New York - In July, many wandering noticed the colorfully robust sculptures of Niki de Saint Phalle lining Park Avenue and now, The Seagram has followed suit with an outdoor exhibition of four monumental sculptures by the late artist John Chamberlain. This isn’t The Seagram’s first outdoor exhibition in their plaza; one may recall Urs Fischer’s Giant Yellow Teddy Bear from 2011. Nor is this Chamberlain’s first exhibition at The Seagram; in 1984 his work “American Tableau”, a colossal automotive steel piece, was displayed in The Seagram’s Plaza.
Presented by the Gagosian Gallery, on view currently in The Seagram Plaza are "PINEAPPLESUNRISE" (2010), "MERMAIDMISCHIEF" (2009), "ROBUSTFAGGOTTO" (2008), and "FROSTYDICKFANTASY" (2008); that were produced in the latter part of Chamberlain’s sixty-year career. Soaring up to fifteen feet tall, the four playfully twisted sculptures are constructed from silver, green and copper industrial aluminum. The aluminum material has a reflective and texturized surface that respond to changes in the atmosphere, altering the overall appearance of each sculpture. Therefore, depending on the time of the day, light plays a pivotal role in adding another dimension to exploring these quirky wonders. Additionally, the backdrop of The Seagram Building, Mies van der Rohe’s streamlined geometric architecture (1954-58), enhances the spontaneous nature of Chamberlain’s sculptures.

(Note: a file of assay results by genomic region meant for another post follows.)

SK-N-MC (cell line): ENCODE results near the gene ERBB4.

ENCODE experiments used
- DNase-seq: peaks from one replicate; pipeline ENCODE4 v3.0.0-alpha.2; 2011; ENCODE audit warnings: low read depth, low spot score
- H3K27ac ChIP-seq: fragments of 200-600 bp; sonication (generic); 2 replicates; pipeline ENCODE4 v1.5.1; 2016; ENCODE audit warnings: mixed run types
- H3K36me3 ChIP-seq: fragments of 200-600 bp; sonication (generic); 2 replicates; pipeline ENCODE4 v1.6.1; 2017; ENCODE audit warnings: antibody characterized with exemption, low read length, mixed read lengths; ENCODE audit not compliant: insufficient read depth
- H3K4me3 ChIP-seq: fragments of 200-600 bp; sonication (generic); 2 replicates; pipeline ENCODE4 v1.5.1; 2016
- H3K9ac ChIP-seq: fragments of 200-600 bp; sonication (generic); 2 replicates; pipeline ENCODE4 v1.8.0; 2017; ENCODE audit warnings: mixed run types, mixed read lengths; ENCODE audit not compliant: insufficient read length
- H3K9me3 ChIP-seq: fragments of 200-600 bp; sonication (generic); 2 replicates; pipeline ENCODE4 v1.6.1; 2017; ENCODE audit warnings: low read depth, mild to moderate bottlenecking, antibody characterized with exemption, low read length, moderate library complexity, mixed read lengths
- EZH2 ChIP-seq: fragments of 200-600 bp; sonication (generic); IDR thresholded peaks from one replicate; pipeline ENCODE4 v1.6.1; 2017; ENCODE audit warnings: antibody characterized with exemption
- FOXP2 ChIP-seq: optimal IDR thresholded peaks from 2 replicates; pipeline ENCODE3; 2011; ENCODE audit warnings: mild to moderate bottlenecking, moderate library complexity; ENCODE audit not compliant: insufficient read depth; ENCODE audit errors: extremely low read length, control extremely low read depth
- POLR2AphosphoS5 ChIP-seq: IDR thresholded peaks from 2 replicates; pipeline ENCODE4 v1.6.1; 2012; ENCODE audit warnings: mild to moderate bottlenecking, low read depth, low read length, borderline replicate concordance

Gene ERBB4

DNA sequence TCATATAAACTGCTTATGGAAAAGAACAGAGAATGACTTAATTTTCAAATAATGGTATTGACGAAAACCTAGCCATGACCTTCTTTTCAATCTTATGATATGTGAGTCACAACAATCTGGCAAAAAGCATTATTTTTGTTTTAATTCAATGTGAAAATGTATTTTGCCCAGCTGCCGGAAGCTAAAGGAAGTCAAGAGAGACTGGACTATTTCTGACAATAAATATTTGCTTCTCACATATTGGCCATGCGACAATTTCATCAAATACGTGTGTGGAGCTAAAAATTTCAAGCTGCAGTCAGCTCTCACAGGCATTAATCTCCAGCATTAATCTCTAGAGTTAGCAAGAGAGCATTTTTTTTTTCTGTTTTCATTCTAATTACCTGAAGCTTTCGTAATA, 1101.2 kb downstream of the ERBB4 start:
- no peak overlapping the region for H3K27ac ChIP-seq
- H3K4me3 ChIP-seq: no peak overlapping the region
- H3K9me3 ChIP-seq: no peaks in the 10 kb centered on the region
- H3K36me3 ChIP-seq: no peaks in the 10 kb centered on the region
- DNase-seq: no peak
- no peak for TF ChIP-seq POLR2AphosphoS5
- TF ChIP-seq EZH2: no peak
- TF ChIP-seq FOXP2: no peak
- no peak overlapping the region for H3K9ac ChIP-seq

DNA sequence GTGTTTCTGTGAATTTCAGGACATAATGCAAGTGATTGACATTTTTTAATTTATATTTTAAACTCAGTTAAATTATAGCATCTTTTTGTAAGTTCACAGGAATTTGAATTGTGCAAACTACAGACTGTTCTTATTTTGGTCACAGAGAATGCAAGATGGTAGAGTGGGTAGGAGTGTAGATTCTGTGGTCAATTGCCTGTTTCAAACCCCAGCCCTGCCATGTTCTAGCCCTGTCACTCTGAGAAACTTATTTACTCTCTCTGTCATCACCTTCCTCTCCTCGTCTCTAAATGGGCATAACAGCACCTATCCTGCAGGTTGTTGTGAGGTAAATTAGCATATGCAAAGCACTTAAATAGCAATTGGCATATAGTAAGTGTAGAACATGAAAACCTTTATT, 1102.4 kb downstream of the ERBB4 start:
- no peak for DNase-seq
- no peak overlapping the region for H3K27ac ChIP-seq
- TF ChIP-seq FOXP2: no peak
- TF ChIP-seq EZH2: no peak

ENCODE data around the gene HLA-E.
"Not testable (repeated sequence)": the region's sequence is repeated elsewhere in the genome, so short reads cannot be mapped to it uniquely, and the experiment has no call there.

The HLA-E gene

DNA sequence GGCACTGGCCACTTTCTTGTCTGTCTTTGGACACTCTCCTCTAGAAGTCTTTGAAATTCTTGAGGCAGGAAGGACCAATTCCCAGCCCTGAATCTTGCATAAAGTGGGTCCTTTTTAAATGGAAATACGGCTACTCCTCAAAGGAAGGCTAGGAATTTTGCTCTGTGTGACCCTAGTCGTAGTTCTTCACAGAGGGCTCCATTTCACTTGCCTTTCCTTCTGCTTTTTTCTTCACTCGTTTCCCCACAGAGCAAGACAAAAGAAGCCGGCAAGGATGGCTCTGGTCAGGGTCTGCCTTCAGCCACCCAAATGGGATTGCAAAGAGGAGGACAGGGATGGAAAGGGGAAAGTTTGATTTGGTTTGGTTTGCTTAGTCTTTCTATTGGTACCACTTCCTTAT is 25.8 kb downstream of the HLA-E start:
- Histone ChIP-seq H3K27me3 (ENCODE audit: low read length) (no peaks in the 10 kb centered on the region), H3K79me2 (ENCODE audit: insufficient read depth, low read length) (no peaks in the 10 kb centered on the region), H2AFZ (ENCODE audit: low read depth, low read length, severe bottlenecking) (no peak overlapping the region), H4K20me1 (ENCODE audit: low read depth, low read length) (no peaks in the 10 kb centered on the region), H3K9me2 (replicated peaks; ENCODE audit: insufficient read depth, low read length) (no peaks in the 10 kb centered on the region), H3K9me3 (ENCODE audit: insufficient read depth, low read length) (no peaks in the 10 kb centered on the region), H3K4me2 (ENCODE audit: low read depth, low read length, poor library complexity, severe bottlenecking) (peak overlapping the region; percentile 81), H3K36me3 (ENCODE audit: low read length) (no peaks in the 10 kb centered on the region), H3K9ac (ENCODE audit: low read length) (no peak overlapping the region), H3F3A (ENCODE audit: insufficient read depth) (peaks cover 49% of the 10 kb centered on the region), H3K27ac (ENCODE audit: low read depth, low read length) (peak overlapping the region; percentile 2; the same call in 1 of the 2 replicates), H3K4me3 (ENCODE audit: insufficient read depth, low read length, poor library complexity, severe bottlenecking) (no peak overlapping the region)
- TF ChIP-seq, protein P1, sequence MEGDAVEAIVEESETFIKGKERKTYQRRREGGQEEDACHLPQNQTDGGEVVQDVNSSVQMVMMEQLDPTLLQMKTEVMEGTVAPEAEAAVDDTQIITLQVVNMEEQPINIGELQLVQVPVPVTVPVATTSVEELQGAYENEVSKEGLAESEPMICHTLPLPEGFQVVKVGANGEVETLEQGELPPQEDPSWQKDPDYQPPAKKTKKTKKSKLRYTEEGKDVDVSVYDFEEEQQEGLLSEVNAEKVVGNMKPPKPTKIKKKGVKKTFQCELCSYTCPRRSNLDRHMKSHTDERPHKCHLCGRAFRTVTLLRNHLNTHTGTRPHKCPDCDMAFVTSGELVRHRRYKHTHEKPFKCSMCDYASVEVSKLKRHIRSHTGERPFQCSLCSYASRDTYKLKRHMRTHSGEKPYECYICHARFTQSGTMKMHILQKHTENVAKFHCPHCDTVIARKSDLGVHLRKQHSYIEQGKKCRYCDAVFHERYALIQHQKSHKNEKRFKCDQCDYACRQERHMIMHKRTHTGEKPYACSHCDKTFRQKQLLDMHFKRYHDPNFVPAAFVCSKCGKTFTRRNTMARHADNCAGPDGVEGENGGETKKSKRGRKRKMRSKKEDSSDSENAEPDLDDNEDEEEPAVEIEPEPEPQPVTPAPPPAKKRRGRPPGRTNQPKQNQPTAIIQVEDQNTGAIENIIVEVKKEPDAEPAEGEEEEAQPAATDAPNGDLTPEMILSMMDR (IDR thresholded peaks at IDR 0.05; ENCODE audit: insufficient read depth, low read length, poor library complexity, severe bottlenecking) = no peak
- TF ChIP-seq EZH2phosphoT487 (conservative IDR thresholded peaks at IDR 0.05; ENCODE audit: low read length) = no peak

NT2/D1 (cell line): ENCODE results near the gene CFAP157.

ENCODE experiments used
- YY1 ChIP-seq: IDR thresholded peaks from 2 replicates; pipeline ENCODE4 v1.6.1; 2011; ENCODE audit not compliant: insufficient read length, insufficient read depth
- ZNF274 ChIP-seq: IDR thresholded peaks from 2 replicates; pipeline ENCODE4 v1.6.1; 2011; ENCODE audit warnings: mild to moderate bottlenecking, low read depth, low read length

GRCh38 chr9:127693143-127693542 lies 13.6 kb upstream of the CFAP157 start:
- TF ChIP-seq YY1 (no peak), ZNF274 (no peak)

These full-scale aluminum sculptures deviate from Chamberlain’s signature body of work- scrap automotive metal sculptures- and originated from his experimentation with creating small-scale household foil forms in the shape of ropes, and tentacles. In 2007, Chamberlain transformed these miniatures into grand versions of flexed industrial aluminum, which have been intricately tangled into eccentric yet cohesive biomorphic forms. The titles of these sculptures, the capitalization, puns and nonsensical words, also seem to speak to their whimsical nature. Chamberlain had a longtime interest in combining word play with offbeat humor; evident in the sexual innuendos suggested by the works entitled, “FROSTYDICKFANTASY” and “MERMAIDMISCHIEF”. While, his work “ROBUSTFAGGOTTO”, a work included in the recent Guggenheim retrospective, is a play on the Italian word “fagotto” which was Renaissance instrument similar to the bassoon and “robust” is commonly used to describe woodwind performances.
John Chamberlain’s sculptures at Park Avenue’s Seagram Building will be on view from August 10th until November 16th
Art - Exhibitions
by Laura Stewart | Saturday, 18 August 2012